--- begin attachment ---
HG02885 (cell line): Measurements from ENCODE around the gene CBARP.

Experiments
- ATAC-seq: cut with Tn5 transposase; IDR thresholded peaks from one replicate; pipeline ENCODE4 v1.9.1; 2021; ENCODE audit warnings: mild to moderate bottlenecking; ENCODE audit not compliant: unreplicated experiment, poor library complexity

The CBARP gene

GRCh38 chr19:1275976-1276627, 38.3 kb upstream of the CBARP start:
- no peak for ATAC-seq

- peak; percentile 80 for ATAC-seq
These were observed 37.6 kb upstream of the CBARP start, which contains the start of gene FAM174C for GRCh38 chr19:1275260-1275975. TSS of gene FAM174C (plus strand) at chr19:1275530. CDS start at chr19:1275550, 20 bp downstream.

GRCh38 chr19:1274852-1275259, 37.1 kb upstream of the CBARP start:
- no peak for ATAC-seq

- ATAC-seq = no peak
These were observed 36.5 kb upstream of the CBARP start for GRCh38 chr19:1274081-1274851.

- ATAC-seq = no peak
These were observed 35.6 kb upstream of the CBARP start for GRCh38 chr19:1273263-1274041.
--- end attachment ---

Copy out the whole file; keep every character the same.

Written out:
HG02885 (cell line): Measurements from ENCODE around the gene CBARP.

Experiments
- ATAC-seq: cut with Tn5 transposase; IDR thresholded peaks from one replicate; pipeline ENCODE4 v1.9.1; 2021; ENCODE audit warnings: mild to moderate bottlenecking; ENCODE audit not compliant: unreplicated experiment, poor library complexity

The CBARP gene

GRCh38 chr19:1275976-1276627, 38.3 kb upstream of the CBARP start:
- no peak for ATAC-seq

- peak; percentile 80 for ATAC-seq
These were observed 37.6 kb upstream of the CBARP start, which contains the start of gene FAM174C for GRCh38 chr19:1275260-1275975. TSS of gene FAM174C (plus strand) at chr19:1275530. CDS start at chr19:1275550, 20 bp downstream.

GRCh38 chr19:1274852-1275259, 37.1 kb upstream of the CBARP start:
- no peak for ATAC-seq

- ATAC-seq = no peak
These were observed 36.5 kb upstream of the CBARP start for GRCh38 chr19:1274081-1274851.

- ATAC-seq = no peak
These were observed 35.6 kb upstream of the CBARP start for GRCh38 chr19:1273263-1274041.